South West Slopes Restoration Study, Australian National University
The South West Slopes (SWS) Restoration Study was established in 2000 to examine how different faunal groups such as birds, possums and reptiles respond to tree plantings and remnant vegetation on farms. The project area is located in the SWS bioregion, southern New South Wales and spans an area from Howlong in the south to Junee in the north. Throughout this region there are 23 selected landscapes (a landscape is a 10,00km² circular unit), each containing two farms – one that has plantings matched up with another farm nearby with remnant native vegetation. These two types of farm are further classified according the amount of tree plantings or remnant vegetation in the surrounding landscape unit. Analyses are being conducted to compare the size, shape, structure and floristic composition of plantings and the diversity of fauna that use them. Work also includes examining the interactive benefits of having tree plantings and remnant vegetation on a farm and how different fauna groups respond to changes in vegetation at different scales and also over time. Key findings from this study include: 1) high numbers of birds of conservation concern living and breeding in tree plantings, including species such as the Diamond Firetail and Speckled Warbler; 2) Large, block-shaped plantings support more bird species than strip plantings; 3) Intersections of strip plantings support similar numbers of bird species as large block plantings; 4) Areas of regrowth native vegetation and coppice regrowth support very different bird communities than old growth woodland; 5) possums and reptiles are strongly dependent on old growth woodland, especially hollow-bearing tree and large logs.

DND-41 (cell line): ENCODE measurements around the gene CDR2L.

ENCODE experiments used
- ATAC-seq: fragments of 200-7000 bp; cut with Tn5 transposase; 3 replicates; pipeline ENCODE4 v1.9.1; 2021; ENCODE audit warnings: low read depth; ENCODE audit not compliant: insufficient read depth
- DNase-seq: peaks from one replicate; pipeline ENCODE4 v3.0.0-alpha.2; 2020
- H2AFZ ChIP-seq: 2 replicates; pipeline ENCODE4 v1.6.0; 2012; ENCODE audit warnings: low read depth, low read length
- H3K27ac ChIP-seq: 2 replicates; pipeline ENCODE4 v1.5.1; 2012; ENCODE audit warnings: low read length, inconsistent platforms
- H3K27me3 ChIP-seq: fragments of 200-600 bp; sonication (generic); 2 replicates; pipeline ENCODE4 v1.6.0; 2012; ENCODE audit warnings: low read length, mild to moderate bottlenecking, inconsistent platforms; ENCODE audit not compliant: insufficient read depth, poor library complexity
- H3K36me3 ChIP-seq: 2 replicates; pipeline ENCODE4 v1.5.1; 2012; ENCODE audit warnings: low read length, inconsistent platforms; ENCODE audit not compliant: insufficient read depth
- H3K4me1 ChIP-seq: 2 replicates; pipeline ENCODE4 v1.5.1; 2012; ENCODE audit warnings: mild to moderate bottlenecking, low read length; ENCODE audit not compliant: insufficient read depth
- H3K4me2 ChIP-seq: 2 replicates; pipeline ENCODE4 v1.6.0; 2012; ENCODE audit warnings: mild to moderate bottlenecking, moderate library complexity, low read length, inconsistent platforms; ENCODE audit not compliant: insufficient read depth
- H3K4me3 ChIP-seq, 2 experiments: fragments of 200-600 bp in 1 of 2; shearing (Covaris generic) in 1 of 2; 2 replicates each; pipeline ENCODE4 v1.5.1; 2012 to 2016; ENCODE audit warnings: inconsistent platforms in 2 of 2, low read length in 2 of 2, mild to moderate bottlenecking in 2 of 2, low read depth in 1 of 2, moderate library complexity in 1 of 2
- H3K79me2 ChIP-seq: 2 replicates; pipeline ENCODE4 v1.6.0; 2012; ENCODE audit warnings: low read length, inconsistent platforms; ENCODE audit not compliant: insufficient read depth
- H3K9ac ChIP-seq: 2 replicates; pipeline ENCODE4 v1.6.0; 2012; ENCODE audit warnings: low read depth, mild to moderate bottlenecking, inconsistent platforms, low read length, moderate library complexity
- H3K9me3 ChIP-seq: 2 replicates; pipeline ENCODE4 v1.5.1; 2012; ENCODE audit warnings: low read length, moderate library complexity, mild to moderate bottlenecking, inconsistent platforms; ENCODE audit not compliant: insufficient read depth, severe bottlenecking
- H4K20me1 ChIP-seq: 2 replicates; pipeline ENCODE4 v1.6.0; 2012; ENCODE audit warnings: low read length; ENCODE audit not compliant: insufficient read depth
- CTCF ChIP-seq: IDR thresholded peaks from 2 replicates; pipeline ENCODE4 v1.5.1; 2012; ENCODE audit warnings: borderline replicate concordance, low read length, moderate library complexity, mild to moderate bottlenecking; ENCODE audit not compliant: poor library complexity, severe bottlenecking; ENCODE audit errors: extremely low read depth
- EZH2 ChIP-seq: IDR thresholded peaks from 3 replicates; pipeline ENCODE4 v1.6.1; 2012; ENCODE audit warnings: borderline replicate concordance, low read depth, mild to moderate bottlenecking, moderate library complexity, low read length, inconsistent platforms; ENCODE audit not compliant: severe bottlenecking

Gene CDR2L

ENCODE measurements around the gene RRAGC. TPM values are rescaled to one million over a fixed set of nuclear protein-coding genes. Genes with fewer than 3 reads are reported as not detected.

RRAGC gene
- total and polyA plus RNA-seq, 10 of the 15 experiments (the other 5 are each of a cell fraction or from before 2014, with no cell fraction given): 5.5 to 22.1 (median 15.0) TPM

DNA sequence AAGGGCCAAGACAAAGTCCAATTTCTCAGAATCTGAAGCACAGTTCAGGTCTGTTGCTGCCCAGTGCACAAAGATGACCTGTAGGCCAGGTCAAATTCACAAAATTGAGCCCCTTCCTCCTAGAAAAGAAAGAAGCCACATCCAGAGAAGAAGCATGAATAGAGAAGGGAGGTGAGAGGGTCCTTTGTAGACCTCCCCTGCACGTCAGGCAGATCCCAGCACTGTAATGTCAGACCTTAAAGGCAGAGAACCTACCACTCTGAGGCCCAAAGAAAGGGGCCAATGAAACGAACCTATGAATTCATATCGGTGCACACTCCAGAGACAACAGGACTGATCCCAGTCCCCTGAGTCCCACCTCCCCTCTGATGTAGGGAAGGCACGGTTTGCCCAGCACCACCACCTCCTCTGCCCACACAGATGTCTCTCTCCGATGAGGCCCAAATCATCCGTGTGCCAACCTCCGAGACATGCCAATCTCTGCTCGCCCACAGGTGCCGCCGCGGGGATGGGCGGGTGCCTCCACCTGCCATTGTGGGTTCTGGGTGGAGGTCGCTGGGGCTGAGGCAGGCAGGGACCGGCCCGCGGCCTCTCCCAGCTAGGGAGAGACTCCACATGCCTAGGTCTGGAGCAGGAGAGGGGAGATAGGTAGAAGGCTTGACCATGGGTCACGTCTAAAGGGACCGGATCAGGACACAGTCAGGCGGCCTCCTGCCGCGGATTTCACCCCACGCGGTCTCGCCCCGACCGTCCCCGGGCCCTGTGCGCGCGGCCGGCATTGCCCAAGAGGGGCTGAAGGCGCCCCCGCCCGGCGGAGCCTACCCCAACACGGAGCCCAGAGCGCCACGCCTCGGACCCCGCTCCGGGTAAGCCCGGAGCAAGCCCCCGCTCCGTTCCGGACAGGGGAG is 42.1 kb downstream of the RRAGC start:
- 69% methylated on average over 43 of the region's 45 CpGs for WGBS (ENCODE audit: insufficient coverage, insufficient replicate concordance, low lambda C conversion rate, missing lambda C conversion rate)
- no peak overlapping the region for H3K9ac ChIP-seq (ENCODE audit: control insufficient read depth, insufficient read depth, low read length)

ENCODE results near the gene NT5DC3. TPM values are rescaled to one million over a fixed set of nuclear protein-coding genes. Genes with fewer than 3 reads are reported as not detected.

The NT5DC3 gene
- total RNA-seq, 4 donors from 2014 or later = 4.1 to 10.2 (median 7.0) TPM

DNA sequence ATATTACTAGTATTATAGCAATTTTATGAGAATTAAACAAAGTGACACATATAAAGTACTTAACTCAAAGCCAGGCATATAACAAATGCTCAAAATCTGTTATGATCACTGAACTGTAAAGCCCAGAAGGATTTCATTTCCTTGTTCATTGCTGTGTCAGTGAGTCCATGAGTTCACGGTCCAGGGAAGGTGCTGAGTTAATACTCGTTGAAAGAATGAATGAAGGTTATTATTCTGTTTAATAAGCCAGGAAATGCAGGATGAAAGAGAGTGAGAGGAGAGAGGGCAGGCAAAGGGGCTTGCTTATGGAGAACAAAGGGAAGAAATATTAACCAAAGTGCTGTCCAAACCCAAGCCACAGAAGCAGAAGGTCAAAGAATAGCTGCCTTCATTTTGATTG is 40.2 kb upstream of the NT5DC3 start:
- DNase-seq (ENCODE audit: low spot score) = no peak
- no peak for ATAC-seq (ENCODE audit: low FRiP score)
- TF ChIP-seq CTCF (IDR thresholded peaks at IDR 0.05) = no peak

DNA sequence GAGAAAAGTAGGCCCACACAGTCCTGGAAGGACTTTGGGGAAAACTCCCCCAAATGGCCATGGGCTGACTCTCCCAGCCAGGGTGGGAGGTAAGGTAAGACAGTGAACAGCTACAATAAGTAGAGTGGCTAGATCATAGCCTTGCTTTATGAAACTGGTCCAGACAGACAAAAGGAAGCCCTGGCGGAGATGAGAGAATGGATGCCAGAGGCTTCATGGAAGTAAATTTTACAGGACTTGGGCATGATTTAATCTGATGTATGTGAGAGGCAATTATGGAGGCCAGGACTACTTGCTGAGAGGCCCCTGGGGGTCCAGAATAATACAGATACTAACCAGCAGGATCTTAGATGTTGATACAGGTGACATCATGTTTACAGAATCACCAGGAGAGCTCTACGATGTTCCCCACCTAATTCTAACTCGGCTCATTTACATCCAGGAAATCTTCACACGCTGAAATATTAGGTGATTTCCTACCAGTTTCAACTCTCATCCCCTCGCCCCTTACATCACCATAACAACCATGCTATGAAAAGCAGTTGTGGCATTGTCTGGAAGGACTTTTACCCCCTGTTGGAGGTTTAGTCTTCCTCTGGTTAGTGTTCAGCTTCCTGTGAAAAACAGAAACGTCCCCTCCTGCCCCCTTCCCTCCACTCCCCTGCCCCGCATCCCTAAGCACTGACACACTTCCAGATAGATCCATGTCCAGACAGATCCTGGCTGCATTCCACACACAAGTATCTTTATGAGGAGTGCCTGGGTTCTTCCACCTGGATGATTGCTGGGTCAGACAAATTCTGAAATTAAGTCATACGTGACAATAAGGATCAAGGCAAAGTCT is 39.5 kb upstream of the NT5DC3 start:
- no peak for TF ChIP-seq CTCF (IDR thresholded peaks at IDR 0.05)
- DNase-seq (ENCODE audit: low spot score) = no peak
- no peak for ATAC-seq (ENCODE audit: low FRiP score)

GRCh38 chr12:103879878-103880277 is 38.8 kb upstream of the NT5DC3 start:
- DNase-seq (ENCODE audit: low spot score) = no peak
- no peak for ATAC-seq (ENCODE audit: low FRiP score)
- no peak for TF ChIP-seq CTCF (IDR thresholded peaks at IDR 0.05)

Other work in the South West Slopes Restoration Study includes studies of the responses of reptiles to rocky outcrops; the habitat requirements of the Squirrel Glider; the effectiveness of understory planting in woodland remnants for bird biodiversity; and the extent of vegetation regeneration in old growth temperate woodlands. Further information can be found ‘here’
This video includes the key findings that have come out of the SWS Restoration Study so far. Professor David Lindenmayer, Dr Damian Michael and Mason Crane presented these at the Holbrook Landcare Network biodiversity forum entitled “Wildlife in our landscape – are we making a difference?”